Couldn't Brown stage an internal coup or something? Wouldn't you guys be happier voting Labor but not for Blair?
posted by amberglow at 8:35 AM on September 26, 2004

Yeah - but I can't vote for either Labour or Tory. They both revolt me [Tories most, but anyway]. Green or LibDem for me!
posted by dash_slot- at 9:42 AM on September 26, 2004

well, i have always voted, and i've always voted Labour.

but not this time. apart from Blair's Neo-Thatcherite policies, the colossal mistake and allied deception of the iraq war, mean i just can't. it's not just Blair, it's Straw, Blunkett and most of the cabinet.

i'm going lib-dem, but not with any real conviction.
posted by quarsan at 9:47 AM on September 26, 2004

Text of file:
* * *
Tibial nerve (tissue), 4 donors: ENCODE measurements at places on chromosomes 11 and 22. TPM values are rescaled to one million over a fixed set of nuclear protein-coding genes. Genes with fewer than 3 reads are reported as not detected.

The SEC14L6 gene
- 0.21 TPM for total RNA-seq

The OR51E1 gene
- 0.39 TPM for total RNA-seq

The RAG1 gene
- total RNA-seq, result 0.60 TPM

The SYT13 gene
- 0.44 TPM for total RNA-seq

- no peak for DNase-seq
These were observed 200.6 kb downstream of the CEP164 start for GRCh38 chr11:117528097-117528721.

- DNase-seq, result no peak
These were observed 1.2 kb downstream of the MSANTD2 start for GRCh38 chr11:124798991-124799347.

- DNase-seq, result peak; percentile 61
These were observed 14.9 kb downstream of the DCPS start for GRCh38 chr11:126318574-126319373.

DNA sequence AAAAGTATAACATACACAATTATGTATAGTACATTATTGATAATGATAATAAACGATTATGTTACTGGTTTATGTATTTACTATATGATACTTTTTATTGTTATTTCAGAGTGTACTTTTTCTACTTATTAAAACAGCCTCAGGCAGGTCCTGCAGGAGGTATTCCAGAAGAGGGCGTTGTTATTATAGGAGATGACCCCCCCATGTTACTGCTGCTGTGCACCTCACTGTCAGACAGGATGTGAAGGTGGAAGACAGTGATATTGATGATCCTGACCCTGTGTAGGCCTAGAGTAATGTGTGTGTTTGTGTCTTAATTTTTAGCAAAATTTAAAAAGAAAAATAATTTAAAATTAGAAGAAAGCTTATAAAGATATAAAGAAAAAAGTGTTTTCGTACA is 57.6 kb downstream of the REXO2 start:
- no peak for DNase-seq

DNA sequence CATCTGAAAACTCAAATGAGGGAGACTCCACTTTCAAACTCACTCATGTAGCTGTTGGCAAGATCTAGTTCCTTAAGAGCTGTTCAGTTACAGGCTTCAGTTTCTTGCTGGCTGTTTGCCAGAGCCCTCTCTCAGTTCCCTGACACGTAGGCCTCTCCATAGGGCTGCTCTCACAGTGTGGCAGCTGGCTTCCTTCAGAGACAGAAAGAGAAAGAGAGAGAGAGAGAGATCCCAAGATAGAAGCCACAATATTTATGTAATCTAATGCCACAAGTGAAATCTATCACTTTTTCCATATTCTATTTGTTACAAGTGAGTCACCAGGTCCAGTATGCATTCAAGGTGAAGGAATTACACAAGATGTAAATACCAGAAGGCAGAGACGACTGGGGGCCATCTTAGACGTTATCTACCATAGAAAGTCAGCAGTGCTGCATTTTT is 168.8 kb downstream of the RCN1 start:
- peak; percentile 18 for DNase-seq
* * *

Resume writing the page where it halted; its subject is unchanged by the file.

well, theres a lot to say for them: principled oppostion to the war from the beginning, constitutional reform [so we never ge a thatcher again?], redistrubution thru taxes...

pro- europe and pro-minorities.

What's not to like?
posted by dash_slot- at 10:04 AM on September 26, 2004

Well, I will probably vote Plaid as I am back home, unless Teflon stands aside for Brown (follwed by Blunkett, Straw and Milburn being taken out back and shot).

I caught the interview on News 24 and there was almost a wonderful Freudian slip which doesn't come across in the transcript

TONY BLAIR: Well that is not Alan's job. Alan's job is to co-ordinate policy against [pause] around government

The "against" was a milisecond away from being followed by "Brown"
posted by fullerine at 10:24 AM on September 26, 2004

if only....
posted by quarsan at 10:35 AM on September 26, 2004